While the company did not specify names, production of at least two well-known models - Nano and Sumo - have been stopped
Tata Motors, India’s fourth largest car maker, was forced to write-off Rs 230 crore in investments it made on passenger vehicle models and platforms during the recently concluded quarter.
The Mumbai-based company said that while a significant chunk of the margin decline during the second quarter had to be attributed to worsening situation for truck and bus demand, a portion of that dip was also due to write-offs.
“We had to initiated a write-off of around Rs 230 crore in the passenger vehicle business in the September quarter on those models and platforms that we don’t intend to take forward,” PB Balaji, CFO, Tata Motors, told analysts.
While the company did not specify names of models that it has decided to axe, production of at least two well-known models -- Nano and Sumo -- have been stopped. Since January no production of Nano has taken place.
The troubled mini car was facing an uncertain future as buyers continued to prefer entry level cars like Maruti Suzuki WagonR and Hyundai Santro that were priced more than twice that of the Nano.
One of Tata Motors’ oldest warhorses, the Sumo, was also given a quiet burial in the last few months. Sumo, which celebrates quarter of a century in continuous production this year, has been pulled out of the market following continuous fall in demand.
But the main reason behind Tata Motors deciding to pull the plug on the two models was because of enforcement of new safety regulations such as mandatory fitment of airbags, parking sensors and conformity to new crash tests as mandated by the government.
Without airbags, the Nano landed zero stars for safety on one of the crash tests conducted by Global NCAP, a vehicle safety watchdog based in Europe. The multi-seater Sumo was never tested by the agency.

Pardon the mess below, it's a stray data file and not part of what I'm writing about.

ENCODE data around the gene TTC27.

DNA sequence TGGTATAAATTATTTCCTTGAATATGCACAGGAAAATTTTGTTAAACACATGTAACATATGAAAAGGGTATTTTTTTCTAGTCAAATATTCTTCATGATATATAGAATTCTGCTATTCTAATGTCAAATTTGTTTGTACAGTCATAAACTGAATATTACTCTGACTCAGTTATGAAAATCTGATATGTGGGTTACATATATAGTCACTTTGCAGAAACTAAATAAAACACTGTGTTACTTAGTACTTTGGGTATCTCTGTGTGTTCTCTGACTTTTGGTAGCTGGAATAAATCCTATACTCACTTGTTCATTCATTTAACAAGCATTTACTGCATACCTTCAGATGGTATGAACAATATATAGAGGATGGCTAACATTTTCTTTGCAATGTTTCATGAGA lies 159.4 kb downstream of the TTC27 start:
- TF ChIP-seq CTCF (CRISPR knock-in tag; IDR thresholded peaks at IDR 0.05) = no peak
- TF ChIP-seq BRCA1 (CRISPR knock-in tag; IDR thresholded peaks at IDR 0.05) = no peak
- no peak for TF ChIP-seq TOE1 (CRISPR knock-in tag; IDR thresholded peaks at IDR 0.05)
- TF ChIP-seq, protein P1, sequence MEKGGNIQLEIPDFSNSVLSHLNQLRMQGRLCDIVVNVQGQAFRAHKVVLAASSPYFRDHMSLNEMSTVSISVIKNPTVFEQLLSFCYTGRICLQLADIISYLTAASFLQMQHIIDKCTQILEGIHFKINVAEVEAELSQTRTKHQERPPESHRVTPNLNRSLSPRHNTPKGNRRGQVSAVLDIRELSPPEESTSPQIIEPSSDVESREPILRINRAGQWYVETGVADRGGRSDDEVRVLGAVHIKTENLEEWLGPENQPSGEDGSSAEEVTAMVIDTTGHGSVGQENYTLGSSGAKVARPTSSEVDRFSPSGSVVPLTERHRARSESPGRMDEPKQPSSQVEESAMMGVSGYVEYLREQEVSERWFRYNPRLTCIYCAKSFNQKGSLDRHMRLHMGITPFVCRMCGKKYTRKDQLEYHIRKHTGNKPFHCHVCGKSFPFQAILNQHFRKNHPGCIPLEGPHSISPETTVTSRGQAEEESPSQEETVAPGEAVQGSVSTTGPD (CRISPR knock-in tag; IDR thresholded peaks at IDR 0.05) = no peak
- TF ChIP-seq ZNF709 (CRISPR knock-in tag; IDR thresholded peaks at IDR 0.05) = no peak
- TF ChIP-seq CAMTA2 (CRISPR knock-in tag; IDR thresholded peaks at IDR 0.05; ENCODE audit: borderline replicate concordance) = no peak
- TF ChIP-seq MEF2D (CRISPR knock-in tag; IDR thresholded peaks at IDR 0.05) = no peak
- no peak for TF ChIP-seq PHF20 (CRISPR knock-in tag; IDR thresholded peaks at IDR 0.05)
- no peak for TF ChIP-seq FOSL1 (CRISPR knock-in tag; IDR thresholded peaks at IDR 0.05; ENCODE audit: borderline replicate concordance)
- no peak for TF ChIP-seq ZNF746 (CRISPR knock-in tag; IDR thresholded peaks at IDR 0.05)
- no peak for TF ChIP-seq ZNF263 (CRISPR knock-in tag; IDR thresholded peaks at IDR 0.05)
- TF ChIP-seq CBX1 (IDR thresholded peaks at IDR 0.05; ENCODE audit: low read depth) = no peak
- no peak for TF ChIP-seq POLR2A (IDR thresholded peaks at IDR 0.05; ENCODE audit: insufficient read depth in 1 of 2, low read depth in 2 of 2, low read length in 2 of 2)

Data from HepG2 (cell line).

Further, the cost of strapping these models with the low-on-emission Bharat Stage VI (BS-VI) engines will be a costly affair for Tata Motors. BS-VI regulations come into force from April 1, 2020.
There are other models in the Tata Motors line-up, which are very low on sales, raising doubts on their survivability beyond the emission deadline. Tata Bolt, Tata Safari Storme and Tata Zest have been struggling to find buyers. In recent years, Tata Motors phased out the Indica and Indigo its very first models that announced the entry of the company into the cars segment.
The phase of these models, coupled with delay in launching a new model, will certainly worsen the market position of Tata Motors even further. The company has seen a dramatic slide in market share, which has declined to its worst-ever level.
Settling at just 5.1 percent at the end of September, the maker of Nexon and Harrier closed the month at less than a third of its market share compared to its record best of 16.5 percent clocked in 2007 despite multiple new product launches.Originally scheduled for mid-2019 there has been a several month delay in the launch of the Altroz, a premium hatchback designed to take on the Hyundai i20 and Maruti Suzuki Baleno. First showcased as a concept at the 2018 India Auto Expo, the launch of the Altroz is now rescheduled to 2020. Tata Motors has not provided any reasons for the delay.Get access to India's fastest growing financial subscriptions service Moneycontrol Pro for as little as Rs 599 for first year. Use the code "GETPRO". Moneycontrol Pro offers you all the information you need for wealth creation including actionable investment ideas, independent research and insights & analysis For more information, check out the Moneycontrol website or mobile app.